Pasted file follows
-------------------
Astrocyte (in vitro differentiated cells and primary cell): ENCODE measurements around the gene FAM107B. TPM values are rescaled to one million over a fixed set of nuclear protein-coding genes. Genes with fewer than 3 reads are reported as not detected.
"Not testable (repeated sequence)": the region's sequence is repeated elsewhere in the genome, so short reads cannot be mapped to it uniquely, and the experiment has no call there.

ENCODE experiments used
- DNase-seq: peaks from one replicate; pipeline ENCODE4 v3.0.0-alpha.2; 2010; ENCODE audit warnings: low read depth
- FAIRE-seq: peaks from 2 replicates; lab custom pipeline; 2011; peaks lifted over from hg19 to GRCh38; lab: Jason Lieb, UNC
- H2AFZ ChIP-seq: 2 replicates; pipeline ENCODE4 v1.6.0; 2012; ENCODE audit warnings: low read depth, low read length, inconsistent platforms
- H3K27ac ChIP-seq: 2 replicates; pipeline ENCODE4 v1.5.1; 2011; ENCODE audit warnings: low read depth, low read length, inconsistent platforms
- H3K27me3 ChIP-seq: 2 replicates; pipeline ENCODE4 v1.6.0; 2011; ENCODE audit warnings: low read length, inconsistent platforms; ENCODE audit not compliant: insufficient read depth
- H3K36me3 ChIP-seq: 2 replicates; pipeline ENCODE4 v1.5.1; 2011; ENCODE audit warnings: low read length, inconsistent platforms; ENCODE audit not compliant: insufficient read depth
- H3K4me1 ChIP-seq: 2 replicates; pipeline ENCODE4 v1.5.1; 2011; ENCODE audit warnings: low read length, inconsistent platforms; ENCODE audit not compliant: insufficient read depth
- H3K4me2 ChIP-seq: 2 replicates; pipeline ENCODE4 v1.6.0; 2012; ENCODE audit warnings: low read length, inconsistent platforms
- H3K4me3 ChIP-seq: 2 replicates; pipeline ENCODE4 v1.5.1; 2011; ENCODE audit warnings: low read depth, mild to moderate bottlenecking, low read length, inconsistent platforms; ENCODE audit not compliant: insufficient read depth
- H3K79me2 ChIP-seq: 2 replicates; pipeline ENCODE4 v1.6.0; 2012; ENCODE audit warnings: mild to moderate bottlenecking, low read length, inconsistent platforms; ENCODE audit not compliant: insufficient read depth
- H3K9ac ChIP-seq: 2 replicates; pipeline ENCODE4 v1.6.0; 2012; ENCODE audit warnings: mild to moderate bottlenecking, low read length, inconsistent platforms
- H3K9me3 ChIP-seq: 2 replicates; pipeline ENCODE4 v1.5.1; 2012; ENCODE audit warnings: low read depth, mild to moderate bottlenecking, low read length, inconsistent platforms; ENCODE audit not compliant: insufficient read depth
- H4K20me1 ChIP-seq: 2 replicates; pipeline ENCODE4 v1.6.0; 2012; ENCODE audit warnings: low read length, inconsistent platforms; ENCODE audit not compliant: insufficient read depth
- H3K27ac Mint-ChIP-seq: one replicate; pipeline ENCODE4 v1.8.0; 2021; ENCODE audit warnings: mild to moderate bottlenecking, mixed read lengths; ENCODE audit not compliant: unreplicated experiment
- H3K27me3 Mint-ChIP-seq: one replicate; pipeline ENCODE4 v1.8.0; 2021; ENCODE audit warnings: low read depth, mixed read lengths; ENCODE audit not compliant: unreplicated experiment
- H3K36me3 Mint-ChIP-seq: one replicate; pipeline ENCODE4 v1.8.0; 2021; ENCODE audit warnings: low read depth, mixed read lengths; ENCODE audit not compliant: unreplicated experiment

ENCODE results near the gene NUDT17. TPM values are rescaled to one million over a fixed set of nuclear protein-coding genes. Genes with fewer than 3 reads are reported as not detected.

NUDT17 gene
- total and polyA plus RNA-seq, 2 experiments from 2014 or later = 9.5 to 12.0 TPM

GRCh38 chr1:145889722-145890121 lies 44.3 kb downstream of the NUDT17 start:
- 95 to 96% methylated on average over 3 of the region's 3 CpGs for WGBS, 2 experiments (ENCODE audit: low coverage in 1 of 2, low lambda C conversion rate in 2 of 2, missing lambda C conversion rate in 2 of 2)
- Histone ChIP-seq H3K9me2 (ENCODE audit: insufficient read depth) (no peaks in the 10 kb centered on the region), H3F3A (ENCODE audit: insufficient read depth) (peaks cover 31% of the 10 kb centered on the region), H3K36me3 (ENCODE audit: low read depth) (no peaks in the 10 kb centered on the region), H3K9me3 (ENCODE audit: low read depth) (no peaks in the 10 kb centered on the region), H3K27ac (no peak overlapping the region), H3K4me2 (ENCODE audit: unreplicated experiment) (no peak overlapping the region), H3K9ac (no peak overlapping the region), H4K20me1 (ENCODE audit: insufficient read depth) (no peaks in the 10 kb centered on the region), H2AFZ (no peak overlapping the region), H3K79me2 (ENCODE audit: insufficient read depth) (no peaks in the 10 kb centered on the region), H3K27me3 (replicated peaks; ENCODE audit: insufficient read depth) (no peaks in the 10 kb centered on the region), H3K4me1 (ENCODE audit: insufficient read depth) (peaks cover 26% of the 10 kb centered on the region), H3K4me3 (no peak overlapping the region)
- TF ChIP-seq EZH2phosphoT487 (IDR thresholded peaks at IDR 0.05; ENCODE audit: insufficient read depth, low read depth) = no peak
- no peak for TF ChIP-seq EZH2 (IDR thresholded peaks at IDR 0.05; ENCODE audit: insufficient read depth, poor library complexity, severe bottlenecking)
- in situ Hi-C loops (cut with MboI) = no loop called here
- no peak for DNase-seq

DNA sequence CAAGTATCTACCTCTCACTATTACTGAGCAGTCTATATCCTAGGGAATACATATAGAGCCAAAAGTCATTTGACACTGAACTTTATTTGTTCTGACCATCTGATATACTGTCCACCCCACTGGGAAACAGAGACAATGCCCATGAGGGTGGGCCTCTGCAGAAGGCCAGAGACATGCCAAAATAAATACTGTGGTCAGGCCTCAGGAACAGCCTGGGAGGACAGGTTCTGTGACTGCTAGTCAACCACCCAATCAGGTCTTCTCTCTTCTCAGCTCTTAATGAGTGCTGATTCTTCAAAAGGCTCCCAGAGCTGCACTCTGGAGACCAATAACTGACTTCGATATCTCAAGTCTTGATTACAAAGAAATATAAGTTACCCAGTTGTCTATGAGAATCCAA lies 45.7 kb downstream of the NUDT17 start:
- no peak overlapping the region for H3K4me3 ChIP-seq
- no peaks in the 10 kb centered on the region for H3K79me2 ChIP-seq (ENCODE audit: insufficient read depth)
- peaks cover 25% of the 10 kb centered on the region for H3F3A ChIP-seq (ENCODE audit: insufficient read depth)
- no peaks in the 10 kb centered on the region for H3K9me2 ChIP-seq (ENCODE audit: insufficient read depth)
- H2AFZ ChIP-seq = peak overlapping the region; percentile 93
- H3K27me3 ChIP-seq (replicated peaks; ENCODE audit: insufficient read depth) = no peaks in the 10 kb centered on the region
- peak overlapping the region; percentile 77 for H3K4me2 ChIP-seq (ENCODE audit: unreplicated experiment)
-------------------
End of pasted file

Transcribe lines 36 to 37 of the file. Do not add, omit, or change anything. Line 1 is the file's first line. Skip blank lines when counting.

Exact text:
- H3K27me3 ChIP-seq (replicated peaks; ENCODE audit: insufficient read depth) = no peaks in the 10 kb centered on the region
- peak overlapping the region; percentile 77 for H3K4me2 ChIP-seq (ENCODE audit: unreplicated experiment)